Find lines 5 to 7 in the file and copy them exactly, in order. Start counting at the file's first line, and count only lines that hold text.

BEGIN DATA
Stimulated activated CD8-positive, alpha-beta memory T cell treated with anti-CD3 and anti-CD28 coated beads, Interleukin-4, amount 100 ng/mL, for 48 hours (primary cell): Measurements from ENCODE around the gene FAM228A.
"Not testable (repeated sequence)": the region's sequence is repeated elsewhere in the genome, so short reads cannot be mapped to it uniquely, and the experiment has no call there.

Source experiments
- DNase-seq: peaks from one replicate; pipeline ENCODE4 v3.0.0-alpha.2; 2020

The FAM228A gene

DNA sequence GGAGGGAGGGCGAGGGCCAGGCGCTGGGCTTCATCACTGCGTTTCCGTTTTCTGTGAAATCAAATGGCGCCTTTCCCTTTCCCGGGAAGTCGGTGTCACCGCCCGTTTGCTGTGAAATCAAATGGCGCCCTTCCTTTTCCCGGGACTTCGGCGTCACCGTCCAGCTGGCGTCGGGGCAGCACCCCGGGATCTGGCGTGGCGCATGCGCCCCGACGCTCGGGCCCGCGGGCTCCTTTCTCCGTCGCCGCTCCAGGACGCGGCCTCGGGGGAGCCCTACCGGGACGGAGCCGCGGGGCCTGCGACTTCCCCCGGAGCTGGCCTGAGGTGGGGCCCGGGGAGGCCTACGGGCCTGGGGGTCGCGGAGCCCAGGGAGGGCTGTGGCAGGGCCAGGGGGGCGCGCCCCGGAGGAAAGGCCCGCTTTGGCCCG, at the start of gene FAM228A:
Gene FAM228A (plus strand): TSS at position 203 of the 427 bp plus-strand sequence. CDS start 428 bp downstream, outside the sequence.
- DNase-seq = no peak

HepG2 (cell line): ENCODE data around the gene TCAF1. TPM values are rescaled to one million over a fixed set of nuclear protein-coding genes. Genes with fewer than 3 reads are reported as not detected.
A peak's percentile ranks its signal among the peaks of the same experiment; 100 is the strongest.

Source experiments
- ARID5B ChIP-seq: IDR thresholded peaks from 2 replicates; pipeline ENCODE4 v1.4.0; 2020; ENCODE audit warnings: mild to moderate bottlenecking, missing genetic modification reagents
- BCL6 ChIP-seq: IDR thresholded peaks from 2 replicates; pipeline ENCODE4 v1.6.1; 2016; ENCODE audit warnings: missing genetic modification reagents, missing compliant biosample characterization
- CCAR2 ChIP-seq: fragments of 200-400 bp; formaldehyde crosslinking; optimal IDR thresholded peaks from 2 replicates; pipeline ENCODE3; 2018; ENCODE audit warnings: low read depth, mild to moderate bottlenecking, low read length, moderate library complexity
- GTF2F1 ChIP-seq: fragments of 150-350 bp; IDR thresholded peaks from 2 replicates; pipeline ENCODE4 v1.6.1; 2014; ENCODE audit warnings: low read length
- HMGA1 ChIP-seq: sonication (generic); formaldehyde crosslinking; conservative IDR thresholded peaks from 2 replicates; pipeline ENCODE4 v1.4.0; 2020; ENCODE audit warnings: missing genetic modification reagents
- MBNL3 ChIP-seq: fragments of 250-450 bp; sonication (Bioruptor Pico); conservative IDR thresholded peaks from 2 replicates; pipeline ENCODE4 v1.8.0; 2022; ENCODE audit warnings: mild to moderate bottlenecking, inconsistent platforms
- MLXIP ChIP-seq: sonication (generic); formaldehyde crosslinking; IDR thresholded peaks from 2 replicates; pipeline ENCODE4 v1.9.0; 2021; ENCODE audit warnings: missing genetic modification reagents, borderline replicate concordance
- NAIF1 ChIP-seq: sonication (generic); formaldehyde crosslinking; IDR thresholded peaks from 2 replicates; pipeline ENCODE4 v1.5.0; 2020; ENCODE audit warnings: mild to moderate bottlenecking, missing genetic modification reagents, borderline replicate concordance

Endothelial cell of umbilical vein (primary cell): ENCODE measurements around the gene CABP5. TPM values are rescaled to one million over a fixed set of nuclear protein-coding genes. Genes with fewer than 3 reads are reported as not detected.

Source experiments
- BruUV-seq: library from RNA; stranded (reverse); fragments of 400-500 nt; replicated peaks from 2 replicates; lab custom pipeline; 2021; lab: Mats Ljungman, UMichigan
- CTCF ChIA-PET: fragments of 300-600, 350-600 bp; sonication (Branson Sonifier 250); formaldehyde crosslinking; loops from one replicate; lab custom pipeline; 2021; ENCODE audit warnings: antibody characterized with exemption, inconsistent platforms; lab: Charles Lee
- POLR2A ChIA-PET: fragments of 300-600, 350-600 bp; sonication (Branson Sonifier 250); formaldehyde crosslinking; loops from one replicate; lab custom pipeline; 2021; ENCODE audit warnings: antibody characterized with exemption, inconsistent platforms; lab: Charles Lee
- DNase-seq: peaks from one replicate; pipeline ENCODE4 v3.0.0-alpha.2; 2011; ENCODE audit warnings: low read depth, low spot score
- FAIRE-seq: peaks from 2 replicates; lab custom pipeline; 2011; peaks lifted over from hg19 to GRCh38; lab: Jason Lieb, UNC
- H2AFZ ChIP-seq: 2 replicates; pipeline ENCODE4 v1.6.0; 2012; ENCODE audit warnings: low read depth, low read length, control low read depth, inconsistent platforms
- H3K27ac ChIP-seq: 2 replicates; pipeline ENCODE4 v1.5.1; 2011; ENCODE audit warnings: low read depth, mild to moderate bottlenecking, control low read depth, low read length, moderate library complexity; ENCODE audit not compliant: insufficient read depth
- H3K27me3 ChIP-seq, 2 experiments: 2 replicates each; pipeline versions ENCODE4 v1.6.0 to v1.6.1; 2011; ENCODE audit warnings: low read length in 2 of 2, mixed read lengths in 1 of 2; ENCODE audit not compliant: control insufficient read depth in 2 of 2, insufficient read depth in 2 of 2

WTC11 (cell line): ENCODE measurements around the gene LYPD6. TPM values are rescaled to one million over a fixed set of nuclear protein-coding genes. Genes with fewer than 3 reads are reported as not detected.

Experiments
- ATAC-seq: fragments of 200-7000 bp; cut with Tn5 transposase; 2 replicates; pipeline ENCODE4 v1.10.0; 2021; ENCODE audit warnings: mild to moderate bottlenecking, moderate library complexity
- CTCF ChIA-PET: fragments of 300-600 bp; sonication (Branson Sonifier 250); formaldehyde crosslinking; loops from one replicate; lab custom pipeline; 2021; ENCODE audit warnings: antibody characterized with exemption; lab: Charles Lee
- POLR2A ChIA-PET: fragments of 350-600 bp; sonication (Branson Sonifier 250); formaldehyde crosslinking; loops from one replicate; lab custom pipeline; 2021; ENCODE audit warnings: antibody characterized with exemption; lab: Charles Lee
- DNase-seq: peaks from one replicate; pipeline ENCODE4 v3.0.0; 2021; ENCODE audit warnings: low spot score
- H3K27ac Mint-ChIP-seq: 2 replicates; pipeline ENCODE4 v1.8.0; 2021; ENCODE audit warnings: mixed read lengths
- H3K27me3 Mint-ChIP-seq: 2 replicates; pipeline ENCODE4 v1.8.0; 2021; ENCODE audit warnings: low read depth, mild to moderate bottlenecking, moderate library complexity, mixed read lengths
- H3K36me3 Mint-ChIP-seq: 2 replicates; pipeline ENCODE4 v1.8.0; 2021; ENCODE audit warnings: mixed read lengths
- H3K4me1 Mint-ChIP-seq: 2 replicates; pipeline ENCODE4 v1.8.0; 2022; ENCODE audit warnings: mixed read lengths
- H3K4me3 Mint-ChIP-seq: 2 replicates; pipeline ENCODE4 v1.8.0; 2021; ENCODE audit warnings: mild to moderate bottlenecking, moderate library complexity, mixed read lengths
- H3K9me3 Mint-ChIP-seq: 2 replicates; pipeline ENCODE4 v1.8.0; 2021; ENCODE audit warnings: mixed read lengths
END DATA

The FAM228A gene

DNA sequence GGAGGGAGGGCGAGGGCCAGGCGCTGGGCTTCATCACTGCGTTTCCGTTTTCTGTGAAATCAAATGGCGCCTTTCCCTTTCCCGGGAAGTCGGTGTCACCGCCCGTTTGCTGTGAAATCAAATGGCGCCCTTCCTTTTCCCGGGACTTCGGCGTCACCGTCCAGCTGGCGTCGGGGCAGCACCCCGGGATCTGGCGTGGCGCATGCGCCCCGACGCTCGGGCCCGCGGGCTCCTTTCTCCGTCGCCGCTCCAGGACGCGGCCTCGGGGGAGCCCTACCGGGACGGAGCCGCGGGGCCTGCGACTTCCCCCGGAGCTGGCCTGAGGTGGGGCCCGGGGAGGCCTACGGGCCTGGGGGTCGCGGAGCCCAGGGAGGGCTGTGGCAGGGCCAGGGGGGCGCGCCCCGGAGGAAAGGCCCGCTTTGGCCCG, at the start of gene FAM228A:
Gene FAM228A (plus strand): TSS at position 203 of the 427 bp plus-strand sequence. CDS start 428 bp downstream, outside the sequence.